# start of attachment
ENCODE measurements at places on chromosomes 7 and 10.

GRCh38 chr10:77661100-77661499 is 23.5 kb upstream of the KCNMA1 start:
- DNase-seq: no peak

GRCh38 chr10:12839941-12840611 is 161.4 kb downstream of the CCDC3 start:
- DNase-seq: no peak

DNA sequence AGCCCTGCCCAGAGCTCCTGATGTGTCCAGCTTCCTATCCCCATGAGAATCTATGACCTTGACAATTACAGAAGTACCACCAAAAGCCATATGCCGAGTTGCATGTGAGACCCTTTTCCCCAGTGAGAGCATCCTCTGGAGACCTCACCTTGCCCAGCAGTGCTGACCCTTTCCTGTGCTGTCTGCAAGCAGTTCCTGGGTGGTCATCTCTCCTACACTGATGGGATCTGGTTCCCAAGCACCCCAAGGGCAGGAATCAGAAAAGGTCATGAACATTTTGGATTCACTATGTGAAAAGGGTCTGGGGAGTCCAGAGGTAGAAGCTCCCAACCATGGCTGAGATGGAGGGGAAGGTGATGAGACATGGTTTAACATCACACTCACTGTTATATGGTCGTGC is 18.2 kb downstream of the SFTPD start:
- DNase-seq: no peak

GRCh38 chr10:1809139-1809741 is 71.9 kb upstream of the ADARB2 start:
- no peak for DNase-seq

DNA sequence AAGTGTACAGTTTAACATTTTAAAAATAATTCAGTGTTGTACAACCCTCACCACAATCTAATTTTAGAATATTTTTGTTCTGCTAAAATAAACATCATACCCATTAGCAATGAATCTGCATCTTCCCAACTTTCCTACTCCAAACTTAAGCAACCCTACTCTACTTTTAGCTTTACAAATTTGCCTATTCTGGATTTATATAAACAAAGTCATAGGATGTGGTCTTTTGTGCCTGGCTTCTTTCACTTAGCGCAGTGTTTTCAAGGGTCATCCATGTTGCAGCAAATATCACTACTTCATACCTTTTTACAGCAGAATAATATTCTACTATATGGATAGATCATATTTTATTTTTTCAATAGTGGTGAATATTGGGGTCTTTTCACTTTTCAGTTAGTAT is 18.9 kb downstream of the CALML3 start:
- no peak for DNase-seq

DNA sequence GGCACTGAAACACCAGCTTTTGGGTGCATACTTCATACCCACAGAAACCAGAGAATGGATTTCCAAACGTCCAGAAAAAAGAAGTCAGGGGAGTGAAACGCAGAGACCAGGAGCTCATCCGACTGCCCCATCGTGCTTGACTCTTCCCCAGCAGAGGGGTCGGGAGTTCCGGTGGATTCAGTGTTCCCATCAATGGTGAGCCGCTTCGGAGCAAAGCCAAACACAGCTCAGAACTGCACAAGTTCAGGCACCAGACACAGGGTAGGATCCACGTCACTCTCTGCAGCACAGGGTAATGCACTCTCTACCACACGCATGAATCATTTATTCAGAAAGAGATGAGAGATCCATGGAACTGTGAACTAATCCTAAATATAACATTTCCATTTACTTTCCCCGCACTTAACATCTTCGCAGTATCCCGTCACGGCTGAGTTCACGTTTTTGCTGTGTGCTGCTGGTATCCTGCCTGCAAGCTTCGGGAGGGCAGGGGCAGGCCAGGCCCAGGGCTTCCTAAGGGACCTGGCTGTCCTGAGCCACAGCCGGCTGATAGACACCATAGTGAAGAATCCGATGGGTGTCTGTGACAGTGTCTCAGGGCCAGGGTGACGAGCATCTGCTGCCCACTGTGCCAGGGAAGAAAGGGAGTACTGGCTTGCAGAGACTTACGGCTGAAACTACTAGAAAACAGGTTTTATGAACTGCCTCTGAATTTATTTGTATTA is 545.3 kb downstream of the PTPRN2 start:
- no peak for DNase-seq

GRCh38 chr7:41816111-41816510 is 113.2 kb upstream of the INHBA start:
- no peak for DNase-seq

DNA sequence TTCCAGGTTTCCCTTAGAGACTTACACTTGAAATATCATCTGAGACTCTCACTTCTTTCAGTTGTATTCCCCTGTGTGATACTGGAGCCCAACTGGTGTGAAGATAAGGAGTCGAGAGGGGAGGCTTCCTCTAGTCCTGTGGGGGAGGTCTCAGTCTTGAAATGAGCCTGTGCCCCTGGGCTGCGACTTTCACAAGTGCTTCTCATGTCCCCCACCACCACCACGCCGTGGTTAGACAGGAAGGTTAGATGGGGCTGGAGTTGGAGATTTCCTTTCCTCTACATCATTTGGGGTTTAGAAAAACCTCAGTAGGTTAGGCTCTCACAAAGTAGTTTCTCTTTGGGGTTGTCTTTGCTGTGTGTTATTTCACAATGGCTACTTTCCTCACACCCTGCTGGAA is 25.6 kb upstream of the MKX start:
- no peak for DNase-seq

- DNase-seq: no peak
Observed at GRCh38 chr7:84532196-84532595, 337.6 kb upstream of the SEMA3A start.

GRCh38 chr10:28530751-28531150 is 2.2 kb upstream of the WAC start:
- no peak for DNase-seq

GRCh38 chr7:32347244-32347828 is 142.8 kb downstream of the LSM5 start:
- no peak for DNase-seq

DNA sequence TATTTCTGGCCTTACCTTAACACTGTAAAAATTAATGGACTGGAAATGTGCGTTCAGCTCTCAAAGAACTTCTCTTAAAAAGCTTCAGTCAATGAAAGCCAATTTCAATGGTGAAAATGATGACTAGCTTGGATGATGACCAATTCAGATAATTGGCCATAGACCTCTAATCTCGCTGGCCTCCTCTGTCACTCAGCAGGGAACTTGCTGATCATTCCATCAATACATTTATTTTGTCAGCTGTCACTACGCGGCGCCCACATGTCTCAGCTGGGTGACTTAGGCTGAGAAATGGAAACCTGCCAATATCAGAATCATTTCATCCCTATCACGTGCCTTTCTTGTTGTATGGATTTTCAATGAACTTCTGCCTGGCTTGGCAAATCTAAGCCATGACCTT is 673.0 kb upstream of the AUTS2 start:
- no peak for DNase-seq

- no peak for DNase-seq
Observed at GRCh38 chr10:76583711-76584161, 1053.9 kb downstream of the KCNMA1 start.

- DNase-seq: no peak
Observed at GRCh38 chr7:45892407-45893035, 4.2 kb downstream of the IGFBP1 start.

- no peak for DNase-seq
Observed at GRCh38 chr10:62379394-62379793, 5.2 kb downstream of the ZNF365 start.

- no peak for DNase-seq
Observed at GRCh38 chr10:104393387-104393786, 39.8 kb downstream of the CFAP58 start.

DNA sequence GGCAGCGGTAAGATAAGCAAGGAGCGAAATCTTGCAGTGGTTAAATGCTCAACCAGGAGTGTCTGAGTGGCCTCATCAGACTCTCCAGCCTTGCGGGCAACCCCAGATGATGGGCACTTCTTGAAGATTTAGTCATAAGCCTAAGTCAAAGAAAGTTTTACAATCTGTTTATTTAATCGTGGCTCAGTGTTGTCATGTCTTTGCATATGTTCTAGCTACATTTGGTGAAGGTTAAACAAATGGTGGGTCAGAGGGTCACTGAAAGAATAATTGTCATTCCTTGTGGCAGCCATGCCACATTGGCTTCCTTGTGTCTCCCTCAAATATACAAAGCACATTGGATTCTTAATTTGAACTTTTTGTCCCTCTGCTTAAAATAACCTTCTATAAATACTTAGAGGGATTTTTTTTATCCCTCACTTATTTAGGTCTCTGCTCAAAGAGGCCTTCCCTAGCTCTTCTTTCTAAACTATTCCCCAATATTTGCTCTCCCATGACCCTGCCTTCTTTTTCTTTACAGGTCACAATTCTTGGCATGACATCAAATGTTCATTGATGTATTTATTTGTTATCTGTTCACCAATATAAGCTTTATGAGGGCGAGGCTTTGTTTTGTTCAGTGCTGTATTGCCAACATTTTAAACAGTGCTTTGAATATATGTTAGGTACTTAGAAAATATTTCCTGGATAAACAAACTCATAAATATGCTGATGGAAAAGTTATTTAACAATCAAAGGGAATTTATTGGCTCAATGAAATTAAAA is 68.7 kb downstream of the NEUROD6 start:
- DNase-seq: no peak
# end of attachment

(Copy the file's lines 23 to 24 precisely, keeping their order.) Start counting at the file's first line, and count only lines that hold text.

- no peak for DNase-seq

DNA sequence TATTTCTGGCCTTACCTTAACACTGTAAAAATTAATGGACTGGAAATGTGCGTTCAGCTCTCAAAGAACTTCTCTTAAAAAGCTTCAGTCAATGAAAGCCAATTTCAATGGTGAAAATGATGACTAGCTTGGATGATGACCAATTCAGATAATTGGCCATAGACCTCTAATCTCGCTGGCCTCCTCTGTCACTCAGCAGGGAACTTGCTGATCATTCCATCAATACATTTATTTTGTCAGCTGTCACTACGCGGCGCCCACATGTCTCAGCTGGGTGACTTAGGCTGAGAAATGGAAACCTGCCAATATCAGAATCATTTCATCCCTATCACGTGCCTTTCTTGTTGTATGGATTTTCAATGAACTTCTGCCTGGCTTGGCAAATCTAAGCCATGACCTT is 673.0 kb upstream of the AUTS2 start: